Compost in 3 weeks!
It's true, vegetable matter, egg shells, banana peels etc add good nutrients to a compost pile - but don't do a lot to speed up the process.  Instead of taking Months to make compost - how about 3 or 4 weeks using equal amounts of just two free items.  Grass Clippings from this week and Dried leaves from last year.  No special Ben is necessary.  just make a pile Alternating equal amounts of Grass and Dry Leaves.  No additives - unless you want to. Try to make the pile about 3 foot around and 2 or 3 feet tall. Dampen down with water.

Easy Compost Recipe

           One Part of Old Dry Leaves
           One Part  of Fresh Lawn Clippings.
           Or 1 Fork Full of Grass Clippings for ever Fork of Dry 
            80 degree days or better for a few weeks to Heat the pile and get it started Composting.   Pray for Rain. Or sprinkle and mix the pile is damp through out.  Not soggy or dropping.

Take a hand full of the leaf/grass mixture and squeeze. It Should not drip, but should feel like a damp sponge rung out.
If it is too Dry,  add a little water and mix.
If it is too Wet, add equal parts Leaves and Grass Clippings until you get that damp rung out sponge texture.

Try to turn with a Garden Fork every 3 or 4 days.  The mixture of leaves will start to look "Crumbly" in about 2 weeks.  In about a month, 90% will be broken down and ready to spread over your garden soil - or sift and pore into your Container Plants or Plant Boxes.

This is about 90% composted.  At any time, you can reach into the bottom of the pile and pull out some much needed compost. 
The good stuff is usually near the bottom of the pile that is still working.  It takes a few weeks and  a few turnings to be able to find this stuff in a New Compost Pile. And I'm impatient.

Rolly-Polly Bugs

 You may see a few small gray Accordion Looking Bugs crawling about and through the fresh compost. Anywhere from 1/4 to 1/2 inch (1 Centimeter) long. About as thick as a skinny Soda Straw.

Rolly Pollys won't bite you. Let them alone.  They actually help the composting process a lot and work at it very hard.  They will not usually hurt the plants.  They like to chew up Dead Organic Matter for their sustenance.  If the baby bugs are extremely hungry, they may attack your plant roots - but this is rare. I have Never seen it happen however.  I'm not sure what they are Officially called.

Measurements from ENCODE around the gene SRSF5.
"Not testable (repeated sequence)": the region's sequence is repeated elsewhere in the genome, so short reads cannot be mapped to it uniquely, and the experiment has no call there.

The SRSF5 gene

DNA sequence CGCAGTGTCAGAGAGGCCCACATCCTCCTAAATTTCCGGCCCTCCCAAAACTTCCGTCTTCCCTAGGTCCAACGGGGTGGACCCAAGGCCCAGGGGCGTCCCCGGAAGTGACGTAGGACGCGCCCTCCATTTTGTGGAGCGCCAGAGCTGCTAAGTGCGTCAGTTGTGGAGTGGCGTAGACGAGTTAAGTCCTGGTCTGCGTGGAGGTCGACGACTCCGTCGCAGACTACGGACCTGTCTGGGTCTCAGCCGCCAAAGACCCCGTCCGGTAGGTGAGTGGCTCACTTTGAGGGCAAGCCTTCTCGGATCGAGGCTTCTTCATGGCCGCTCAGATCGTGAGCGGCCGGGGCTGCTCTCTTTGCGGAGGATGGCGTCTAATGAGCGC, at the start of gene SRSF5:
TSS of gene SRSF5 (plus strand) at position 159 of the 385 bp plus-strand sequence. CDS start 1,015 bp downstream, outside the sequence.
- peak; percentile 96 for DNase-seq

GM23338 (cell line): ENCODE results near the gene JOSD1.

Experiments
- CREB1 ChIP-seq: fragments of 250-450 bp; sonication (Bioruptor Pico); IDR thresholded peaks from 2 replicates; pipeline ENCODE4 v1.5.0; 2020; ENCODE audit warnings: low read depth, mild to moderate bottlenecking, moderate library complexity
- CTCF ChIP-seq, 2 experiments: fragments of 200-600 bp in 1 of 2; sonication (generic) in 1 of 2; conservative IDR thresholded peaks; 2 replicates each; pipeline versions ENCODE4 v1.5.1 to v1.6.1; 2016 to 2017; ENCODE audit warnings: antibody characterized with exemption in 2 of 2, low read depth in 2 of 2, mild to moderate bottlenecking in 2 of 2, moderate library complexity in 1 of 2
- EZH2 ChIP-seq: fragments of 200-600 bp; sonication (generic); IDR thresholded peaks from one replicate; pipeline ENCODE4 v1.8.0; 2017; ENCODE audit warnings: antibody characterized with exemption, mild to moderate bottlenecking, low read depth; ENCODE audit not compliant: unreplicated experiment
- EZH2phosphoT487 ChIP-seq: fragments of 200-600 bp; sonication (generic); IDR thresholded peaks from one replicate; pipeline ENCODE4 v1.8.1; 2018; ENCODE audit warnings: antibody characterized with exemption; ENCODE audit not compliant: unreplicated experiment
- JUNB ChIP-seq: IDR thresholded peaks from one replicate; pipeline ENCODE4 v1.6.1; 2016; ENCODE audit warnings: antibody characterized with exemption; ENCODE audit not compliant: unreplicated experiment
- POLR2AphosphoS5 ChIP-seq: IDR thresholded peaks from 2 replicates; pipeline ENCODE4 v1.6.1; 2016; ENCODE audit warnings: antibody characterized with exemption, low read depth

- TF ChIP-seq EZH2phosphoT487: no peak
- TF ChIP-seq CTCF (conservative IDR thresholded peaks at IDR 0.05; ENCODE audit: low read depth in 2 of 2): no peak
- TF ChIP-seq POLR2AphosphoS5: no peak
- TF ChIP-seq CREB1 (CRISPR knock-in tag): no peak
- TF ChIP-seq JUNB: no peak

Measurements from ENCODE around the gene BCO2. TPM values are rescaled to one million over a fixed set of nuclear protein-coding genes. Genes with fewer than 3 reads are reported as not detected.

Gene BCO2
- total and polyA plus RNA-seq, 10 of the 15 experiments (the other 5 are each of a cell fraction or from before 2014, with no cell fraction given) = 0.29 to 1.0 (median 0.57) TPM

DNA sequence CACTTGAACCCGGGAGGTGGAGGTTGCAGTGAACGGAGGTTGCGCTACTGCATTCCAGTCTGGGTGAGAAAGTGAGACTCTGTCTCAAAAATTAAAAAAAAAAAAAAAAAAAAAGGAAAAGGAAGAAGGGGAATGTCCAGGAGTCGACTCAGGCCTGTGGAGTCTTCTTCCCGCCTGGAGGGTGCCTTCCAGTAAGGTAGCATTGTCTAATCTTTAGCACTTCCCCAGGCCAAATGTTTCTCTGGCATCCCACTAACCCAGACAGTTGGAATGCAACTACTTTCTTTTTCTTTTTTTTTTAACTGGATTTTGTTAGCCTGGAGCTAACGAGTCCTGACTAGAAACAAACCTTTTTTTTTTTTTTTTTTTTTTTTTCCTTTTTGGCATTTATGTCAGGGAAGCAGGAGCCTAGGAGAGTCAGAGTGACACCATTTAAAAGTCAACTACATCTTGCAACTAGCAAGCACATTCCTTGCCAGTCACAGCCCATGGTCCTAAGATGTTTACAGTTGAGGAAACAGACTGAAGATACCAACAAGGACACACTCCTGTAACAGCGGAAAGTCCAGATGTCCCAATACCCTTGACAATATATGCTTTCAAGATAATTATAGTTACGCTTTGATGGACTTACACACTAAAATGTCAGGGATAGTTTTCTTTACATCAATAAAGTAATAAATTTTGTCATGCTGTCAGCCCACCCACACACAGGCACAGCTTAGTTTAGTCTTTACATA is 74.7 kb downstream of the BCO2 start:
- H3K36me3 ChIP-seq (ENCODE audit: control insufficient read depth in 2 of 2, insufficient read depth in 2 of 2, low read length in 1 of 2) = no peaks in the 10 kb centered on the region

When I was a kid, we called them "Rolly Pollys" and watched them crawl around in the palm of our hands.  And they seem to be everywhere there is dead matter to be broken down into healthy soil.  Under Brush, damp rotten Boards, and in every Compost Pile.  They are Beneficial Bugs and help you make great compost.

This is freshly screened compost.  I have circled in green a Rolly-Polly.  You should be viewing it at actual size.

Another bug you will see often are Millipedes  (translated means 'many legs'.  Kinda resemble gray or black skinny hairless caterpillars with lots of legs and can move very fast.  DO NOT CONFUSE with Centipedes  ( ten legs?) usually Bright Red, Orange or Yellow in Color.  Millipedes are also usually found in Compost. Centipedes more rarely.  Centipedes Are Dangerous, like to bite and come with a mean streak and are poisonous.  Don't touch them!

While I am at it.  Often you will see Wolf Spiders in Gardens.  They are looking for Bugs to eat and are (to my knowledge) not dangerous to people.  I have had many run over my arms picking vegetables and have never been bitten.  They are medium size, rather plump looking, and are called Wolf Spiders because they are Gray and have what looks like a woolly coat of grey fur on most of their body.  I leave them alone.  And they are Beneficial to your Garden.  Likewise, colorful little garden snakes.  But learn which ones they are!  Even Moles are benificial in that they are busy turning the soil.  Voles  however (a relative of Moles) not only turn the soil,  they eat the tender roots of your plants.  Moles just look for Grubs.  If you have them, worry about the Voles most.  Learn the difference.

If you have never used Composting or using the great Rich Soil it produces, you need to give it a try.  I have applied a cover of about one inch or more around all my plants.  Tomatoes, Onions, Cucumbers, Dills, Asparagus.  And even around a Volunteer Watermelon Plant - that originally came up in my Compost Pile .  It's doing great, except for the one small melon that our Dachshund managed to eat when she found a break in the fence. Others are coming along nicely too.  All in all, there were 3 volunteer watermelon plants  and one Roma (?) tomato plant growing in the compost pile this spring.  I couldn't kill them.  So I transplanted them to a better spot! The screened compost around this Cucumber plant not only helps hold the ground temperature down,  It also helps hold the moister in down below and becomes the perfect fertilizer when the plant is watered.  However, to really keep the hot sun from drying out the box, I will be adding Wheat Straw on top of this in a day or two.  It does not Mat Down as just leaves or dried grass would.  Wheat Straw Reflects the Sun off of the soil and provides a kind of Air Conditioning for the plants roots!